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The result is set to flow into the books of the parent company, Dunedin City Holdings Ltd, which is now forecasting a $24.1 million loss over the next two years.
Across the council and its companies, debt was now forecast to climb towards the $1 billion mark - from $791.4 million next year to $926.5 million by 2022 - driven by increasing capital expenditure across the group.
The situation was revealed in the council-owned companies' statements of intent, which outline expectations for the next three years.
They were made public as councillors at yesterday's DCC meeting also signed off on the 2019-20 annual plan, including a 5.3% rates rise.
DCHL chairman Keith Cooper told yesterday's meeting the new figures were a significant change from draft statements of intent made public in February.
Since then, the council and its companies had gone through a ''robust'' process to revise the statements, including for Aurora, which continued to invest in network renewal, he said.
The new figures showed a deteriorating situation in the short term for the company and its parent, although both DCHL ($19.5 million) and Aurora ($11.9 million) expected profits to return in 2021-22.
In the meantime, a freeze on dividends to the council would continue, but the companies would still make interest payments totalling $5.9 million a year, his report said.
Cr Lee Vandervis questioned how reliable forecasts for 2021-22 could be at this stage.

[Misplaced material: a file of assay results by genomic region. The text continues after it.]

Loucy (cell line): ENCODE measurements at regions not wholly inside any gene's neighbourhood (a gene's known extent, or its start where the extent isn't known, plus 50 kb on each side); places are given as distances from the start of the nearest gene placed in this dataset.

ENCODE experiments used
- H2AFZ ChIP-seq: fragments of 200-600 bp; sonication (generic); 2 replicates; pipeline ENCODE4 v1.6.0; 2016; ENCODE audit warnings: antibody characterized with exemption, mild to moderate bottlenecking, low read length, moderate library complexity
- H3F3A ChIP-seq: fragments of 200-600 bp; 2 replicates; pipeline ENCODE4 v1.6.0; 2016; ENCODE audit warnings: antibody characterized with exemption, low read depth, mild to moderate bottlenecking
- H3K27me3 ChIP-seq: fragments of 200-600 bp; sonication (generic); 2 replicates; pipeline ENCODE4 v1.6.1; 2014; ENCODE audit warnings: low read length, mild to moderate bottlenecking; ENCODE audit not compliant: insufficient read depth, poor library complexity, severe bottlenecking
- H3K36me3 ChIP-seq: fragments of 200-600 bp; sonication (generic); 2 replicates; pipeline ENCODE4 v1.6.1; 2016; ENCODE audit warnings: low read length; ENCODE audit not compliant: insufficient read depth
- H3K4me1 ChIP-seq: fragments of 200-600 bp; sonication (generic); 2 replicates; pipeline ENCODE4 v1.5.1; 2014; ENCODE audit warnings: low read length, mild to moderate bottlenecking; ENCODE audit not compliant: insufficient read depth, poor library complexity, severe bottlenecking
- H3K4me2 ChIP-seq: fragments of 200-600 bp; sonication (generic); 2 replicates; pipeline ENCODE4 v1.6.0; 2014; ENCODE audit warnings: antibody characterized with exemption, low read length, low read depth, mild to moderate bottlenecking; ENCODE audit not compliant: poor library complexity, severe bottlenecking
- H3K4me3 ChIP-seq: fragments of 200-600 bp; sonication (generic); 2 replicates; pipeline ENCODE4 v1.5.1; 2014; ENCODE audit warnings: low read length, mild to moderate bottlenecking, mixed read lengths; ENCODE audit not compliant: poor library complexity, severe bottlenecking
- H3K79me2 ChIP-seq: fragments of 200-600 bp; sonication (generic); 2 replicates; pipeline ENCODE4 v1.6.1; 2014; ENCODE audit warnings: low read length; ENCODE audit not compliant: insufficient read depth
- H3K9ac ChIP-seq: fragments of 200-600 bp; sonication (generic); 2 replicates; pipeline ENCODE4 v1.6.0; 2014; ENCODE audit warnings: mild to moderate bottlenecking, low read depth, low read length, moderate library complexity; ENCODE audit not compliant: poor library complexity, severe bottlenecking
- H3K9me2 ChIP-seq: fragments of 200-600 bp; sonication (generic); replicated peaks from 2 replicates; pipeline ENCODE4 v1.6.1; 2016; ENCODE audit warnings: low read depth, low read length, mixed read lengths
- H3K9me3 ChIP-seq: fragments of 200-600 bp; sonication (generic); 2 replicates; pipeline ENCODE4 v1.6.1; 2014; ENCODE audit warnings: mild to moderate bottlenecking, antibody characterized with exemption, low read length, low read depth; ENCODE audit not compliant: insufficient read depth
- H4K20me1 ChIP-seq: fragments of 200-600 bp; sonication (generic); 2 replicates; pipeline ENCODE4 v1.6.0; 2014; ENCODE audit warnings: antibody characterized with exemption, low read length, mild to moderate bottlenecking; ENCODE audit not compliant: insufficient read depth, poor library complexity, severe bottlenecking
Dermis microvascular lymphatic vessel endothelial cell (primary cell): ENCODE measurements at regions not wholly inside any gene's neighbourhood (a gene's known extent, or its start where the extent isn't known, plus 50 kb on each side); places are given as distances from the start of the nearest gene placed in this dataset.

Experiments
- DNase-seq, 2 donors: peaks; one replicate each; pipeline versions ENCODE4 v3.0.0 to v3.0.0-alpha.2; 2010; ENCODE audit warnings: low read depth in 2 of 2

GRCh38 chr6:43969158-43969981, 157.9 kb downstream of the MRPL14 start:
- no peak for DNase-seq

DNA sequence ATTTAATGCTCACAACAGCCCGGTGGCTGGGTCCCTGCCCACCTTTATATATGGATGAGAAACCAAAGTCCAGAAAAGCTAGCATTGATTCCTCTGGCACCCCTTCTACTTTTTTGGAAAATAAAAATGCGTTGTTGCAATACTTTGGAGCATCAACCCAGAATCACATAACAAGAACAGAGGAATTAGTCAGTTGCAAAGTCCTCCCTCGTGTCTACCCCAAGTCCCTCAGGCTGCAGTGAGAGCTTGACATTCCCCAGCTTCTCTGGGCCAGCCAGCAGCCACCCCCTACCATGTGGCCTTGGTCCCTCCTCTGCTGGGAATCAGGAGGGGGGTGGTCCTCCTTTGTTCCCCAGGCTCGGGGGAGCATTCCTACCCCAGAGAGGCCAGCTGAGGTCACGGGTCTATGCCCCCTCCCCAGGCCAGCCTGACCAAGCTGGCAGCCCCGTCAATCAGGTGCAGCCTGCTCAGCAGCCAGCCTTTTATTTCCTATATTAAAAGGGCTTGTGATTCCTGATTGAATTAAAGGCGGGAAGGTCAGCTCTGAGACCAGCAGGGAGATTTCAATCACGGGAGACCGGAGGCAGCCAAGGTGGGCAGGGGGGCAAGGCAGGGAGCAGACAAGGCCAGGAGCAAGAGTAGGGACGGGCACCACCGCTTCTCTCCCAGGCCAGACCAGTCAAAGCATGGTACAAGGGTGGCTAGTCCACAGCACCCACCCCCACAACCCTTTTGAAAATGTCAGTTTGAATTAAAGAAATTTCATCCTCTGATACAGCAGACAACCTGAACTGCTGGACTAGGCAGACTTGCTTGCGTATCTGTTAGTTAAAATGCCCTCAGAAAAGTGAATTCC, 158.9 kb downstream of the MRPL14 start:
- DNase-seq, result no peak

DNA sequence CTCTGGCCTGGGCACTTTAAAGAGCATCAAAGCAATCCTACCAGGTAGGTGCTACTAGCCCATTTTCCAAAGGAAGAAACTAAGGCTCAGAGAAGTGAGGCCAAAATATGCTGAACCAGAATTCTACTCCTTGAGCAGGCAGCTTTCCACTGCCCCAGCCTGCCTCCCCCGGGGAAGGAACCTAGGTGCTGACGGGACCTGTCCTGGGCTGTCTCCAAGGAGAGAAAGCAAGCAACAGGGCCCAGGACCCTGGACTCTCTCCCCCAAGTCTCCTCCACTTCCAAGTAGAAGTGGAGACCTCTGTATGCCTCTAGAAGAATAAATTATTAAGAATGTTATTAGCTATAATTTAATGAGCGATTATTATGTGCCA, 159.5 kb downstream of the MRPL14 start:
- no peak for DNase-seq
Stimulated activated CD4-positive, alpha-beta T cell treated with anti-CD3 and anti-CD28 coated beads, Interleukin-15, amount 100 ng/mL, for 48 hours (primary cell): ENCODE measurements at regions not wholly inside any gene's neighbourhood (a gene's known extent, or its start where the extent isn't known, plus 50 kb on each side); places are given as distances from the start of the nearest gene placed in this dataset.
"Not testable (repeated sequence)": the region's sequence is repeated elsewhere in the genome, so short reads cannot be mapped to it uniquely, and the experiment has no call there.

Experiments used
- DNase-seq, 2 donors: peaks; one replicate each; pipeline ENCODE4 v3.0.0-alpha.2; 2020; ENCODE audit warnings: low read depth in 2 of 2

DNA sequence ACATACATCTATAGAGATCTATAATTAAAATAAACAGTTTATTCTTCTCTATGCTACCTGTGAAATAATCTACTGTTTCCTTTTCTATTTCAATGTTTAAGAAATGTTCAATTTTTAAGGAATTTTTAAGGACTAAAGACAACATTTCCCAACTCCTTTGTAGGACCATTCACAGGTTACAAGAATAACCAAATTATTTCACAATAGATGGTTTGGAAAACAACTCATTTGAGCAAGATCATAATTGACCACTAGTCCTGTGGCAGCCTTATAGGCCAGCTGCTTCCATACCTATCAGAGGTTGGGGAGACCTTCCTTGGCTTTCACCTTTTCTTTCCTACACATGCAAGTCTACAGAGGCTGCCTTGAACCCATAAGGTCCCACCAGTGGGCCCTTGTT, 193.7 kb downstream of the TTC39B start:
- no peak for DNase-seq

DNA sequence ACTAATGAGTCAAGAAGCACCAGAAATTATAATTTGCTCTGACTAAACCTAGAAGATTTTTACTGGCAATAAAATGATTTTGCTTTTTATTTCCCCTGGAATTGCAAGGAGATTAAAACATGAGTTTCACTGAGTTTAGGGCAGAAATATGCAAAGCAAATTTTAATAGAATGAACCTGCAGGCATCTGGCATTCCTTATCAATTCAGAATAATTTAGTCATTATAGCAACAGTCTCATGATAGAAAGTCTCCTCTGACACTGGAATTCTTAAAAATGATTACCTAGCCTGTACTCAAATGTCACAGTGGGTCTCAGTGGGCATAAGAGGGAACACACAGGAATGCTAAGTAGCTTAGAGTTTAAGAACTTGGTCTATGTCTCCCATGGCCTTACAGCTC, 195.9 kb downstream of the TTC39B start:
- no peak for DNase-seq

Mr Cooper said it was not simple to answer, but, based on information available at present, ''these forecasts are robust''.
Earlier, council city services general manager Sandy Graham told the meeting the council's share of group debt - excluding its companies - remained within limits set by its own financial strategy.
The various spending changes driving the increasing debt — such as accelerating work on the Peninsula Connection project — had also been consulted on already, councillors heard.
Cr Vandervis was not convinced, telling the meeting the company SOIs were ‘‘one of the most worrying papers I think I have seen’’, and the council’s annual plan was ‘‘not sustainable’’.
The cost of Aurora’s network upgrade had increased over the years, despite assurances from the company, and in the real world, the company would have been sold off as a liability.
Instead, under council ownership, the figures were still ‘‘heading south’’ and would be a headache for a new council to inherit, he said.
‘‘I think it’s completely unacceptable that it’s got to this point.’’
Cr Mike Lord, the chairman of the council’s finance and council-controlled organisations committee, said he could not do anything to stop historic underinvestment dating back 20 years.
Instead, the focus should be on addressing the problem, which Aurora was now doing by investing in its network.
Cr Jim O’Malley, speaking earlier, also said the extra debt reflected accelerated asset management efforts, and would help provide a resilient city.
Cr Christine Garey said some people appeared to want infrastructure renewal without paying for it.
‘‘Well, guess what? We have got to pay for it. This is an investment in our city. It’s an investment in our people.’’